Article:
Fish Oil Supplements May Reduce Breast Cancer Risk

Consuming fish oil supplements may reduce your risk associated with breast cancer?  Well, don’t get too excited yet.  I just heard this story on the news yesterday and the news media are jumping all over it with a slightly one-sided view.

A recent study published in the journal, Cancer Epidemiology, Biomarkers & Prevention, suggests that fish oil consumption might be associated with a reduced risk of breast cancer.  Basically, the study authors asked just over 35,000 women to complete a 24 page baseline questionnaire regarding their recent and past use of speciality supplements, then analyzed this data with incident invasive breast cancer over the following 5-7 years.    Participants included in the study were postemenopausal women between 50-76 years of age.

These type of prospective studies are useful for finding further areas of research, but the results are not particularly robust.  The women in the study were also asked about their use of other supplements for menopause including black cohosh, dong quai, soy, and St. John’s wort.

What did the study authors find?

  • Current use of fish oil was associated with a 32% reduced risk of developing breast cancer
  • 10 year average use was suggestive of a possible reduced risk (p trend=0.09)
  • Use of black cohosh, donq quai, soy, and St. John’s wort were not associated with a reduced risk of breast cancer.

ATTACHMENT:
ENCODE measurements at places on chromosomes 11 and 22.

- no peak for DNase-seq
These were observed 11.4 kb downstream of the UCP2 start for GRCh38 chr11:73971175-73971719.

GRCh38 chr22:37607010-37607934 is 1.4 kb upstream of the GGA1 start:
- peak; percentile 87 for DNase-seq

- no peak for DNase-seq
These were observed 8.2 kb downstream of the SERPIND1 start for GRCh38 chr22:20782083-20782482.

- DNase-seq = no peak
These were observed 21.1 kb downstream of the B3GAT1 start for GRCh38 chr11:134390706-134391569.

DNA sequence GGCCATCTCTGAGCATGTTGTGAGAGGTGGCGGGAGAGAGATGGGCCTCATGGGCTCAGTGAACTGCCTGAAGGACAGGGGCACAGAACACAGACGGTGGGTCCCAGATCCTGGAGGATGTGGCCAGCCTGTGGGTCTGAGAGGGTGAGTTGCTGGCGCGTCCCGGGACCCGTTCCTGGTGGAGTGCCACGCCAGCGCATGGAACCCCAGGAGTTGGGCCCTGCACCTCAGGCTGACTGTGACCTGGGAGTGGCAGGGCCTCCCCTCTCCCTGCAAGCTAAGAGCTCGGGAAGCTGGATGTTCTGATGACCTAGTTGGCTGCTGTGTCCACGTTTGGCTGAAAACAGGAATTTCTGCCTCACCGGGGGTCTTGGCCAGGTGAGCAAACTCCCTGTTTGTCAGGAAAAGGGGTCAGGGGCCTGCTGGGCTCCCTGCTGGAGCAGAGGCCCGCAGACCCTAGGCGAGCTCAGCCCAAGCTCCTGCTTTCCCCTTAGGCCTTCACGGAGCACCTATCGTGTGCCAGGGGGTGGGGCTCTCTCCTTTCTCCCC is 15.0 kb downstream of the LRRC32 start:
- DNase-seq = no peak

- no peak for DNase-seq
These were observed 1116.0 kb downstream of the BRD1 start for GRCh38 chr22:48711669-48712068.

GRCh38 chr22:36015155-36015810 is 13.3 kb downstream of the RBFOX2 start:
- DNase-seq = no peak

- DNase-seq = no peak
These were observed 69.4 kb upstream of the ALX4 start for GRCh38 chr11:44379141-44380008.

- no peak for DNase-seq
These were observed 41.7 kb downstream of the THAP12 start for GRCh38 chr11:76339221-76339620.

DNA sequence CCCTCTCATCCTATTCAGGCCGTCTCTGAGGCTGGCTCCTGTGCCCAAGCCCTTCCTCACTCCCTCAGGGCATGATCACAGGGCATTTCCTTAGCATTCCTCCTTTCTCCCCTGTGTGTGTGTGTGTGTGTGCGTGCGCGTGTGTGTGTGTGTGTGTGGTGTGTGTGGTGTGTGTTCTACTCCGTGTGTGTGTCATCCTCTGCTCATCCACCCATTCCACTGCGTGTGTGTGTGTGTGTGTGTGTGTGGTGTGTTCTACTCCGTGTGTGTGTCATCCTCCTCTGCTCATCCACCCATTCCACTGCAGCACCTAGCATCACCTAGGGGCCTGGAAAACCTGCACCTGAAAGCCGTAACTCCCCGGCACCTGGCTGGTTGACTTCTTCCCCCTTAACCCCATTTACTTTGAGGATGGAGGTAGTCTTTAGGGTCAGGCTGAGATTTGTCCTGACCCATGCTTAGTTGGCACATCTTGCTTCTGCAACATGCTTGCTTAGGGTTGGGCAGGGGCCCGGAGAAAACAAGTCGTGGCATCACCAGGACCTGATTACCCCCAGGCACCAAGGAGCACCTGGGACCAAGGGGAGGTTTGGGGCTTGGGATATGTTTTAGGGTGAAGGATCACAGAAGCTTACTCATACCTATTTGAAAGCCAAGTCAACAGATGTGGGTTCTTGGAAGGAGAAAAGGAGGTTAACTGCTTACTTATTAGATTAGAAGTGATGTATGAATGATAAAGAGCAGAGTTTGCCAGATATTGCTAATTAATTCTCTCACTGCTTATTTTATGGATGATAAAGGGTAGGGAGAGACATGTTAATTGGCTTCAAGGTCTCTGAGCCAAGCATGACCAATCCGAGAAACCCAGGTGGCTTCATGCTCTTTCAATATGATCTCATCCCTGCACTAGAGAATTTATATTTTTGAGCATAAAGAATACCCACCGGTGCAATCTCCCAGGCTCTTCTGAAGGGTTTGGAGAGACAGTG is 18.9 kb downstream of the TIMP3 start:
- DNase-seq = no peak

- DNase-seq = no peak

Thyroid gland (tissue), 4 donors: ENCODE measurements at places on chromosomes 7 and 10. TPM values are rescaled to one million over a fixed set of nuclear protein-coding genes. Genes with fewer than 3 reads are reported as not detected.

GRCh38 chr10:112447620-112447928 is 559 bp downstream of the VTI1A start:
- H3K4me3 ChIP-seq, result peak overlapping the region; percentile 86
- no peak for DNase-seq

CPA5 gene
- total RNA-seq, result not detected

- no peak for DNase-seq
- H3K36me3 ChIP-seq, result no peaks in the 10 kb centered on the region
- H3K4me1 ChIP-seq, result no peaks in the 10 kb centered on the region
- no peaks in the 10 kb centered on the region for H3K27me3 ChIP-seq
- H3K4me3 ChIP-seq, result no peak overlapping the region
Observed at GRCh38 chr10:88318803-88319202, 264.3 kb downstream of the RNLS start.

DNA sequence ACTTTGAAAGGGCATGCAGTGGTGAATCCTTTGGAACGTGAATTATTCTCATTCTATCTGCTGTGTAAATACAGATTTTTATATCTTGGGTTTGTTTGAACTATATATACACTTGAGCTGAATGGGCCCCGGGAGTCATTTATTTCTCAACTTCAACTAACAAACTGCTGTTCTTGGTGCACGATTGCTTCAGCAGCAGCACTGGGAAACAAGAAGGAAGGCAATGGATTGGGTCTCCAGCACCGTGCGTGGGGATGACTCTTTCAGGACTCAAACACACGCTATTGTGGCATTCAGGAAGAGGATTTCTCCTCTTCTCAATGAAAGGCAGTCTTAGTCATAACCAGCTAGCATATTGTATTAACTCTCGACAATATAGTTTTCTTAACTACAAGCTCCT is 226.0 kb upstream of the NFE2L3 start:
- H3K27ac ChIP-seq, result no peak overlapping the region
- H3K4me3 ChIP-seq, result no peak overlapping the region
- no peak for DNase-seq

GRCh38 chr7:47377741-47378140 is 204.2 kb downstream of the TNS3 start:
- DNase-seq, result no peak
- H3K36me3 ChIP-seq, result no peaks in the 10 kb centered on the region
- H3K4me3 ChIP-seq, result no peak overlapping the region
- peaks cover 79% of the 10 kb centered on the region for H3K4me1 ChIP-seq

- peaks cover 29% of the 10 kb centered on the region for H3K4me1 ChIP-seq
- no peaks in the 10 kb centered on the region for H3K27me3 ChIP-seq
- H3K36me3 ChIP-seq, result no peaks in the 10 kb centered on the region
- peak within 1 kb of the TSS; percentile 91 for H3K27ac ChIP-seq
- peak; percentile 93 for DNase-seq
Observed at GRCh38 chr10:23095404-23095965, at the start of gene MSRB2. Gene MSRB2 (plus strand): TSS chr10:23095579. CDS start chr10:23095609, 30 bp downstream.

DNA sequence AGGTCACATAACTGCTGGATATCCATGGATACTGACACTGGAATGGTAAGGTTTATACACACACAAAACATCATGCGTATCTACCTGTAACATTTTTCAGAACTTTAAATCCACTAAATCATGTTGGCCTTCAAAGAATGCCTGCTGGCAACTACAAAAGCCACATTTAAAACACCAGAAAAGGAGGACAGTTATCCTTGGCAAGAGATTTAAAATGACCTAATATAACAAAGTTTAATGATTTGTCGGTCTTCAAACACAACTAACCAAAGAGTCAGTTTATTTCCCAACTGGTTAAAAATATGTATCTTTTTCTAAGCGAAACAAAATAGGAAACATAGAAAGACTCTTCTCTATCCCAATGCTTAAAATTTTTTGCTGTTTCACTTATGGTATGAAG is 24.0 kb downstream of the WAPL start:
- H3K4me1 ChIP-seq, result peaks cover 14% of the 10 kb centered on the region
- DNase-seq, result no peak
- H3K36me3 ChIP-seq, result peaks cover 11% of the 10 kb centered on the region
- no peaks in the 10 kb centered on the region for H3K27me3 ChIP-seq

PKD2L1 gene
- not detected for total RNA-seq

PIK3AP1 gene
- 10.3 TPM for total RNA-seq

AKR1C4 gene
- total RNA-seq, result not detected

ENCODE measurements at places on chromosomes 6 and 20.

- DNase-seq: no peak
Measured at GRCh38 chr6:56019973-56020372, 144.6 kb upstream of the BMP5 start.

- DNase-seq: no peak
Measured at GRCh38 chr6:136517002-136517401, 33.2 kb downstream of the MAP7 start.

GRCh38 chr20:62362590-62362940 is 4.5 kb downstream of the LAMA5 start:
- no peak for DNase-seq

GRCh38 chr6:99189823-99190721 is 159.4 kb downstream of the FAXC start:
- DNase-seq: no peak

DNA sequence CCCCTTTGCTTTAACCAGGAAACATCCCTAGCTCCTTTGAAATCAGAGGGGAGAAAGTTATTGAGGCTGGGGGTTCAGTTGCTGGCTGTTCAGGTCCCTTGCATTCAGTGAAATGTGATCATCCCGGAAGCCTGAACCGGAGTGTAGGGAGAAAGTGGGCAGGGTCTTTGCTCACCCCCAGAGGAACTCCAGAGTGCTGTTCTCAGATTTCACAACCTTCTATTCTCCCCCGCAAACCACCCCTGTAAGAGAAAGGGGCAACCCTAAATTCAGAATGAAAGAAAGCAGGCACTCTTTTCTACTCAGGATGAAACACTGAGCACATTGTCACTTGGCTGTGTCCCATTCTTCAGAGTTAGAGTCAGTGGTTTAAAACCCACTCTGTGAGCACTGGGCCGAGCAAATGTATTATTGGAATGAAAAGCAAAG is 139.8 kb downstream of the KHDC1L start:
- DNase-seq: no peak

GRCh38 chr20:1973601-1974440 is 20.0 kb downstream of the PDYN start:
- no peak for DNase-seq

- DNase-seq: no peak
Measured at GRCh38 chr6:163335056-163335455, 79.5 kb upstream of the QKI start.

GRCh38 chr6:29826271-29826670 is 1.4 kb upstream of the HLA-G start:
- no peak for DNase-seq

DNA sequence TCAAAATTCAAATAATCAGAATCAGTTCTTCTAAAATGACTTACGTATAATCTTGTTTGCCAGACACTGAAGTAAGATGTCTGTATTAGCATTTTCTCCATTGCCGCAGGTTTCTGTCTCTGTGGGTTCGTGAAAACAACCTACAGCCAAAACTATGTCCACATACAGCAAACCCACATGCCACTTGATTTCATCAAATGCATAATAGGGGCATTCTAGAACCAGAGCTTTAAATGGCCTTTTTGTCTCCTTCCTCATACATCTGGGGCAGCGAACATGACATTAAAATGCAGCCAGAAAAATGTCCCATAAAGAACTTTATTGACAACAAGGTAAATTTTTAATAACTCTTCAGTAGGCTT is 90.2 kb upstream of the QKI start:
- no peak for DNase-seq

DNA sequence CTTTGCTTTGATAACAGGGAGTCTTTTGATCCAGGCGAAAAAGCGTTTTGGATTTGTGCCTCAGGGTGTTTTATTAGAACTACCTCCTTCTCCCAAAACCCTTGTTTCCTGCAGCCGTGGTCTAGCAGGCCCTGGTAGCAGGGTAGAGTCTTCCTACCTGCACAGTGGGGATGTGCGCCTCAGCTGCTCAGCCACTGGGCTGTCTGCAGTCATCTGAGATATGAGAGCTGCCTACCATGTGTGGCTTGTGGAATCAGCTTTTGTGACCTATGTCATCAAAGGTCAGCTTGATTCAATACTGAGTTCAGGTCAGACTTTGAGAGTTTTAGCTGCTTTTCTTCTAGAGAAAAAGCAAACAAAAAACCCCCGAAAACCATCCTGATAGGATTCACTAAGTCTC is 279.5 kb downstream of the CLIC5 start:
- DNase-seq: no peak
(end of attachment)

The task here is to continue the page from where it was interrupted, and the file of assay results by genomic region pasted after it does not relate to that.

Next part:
To start off with, this is just an epidemiological study not a randomized double-blind controlled trial, so further research is required to confirm these findings.  Worse yet, ten year average use was only suggestive of a reduced risk.  Researchers often cite statistical trends when the data doesn’t reach the level of statistical significance.  However, statistical trends are not really that meaningful.

Though there are many health benefits of consuming fish oil supplements (omega 3 fatty acids), one area of concern that you should be aware of is that some supplements are contaminated with orgnanic pollutants including mercury or PCBs.  As well, the data from this study does not provide any information on optimum dosage ranges.  More is not always better when it comes to supplements and your diet.

Other supplements that may reduce breast cancer risk?

Reference:

  1. Brasky TM, Lampe JW, Potter JD, Patterson RE, White E. Specialty Supplements and Breast Cancer Risk in the VITamins And Lifestyle (VITAL) Cohort.  Specialty Supplements and Breast Cancer Risk in the VITamins And Lifestyle (VITAL) Cohort.Cancer Epidemiol Biomarkers Prev. 2010 Jul;19(7):1696-708.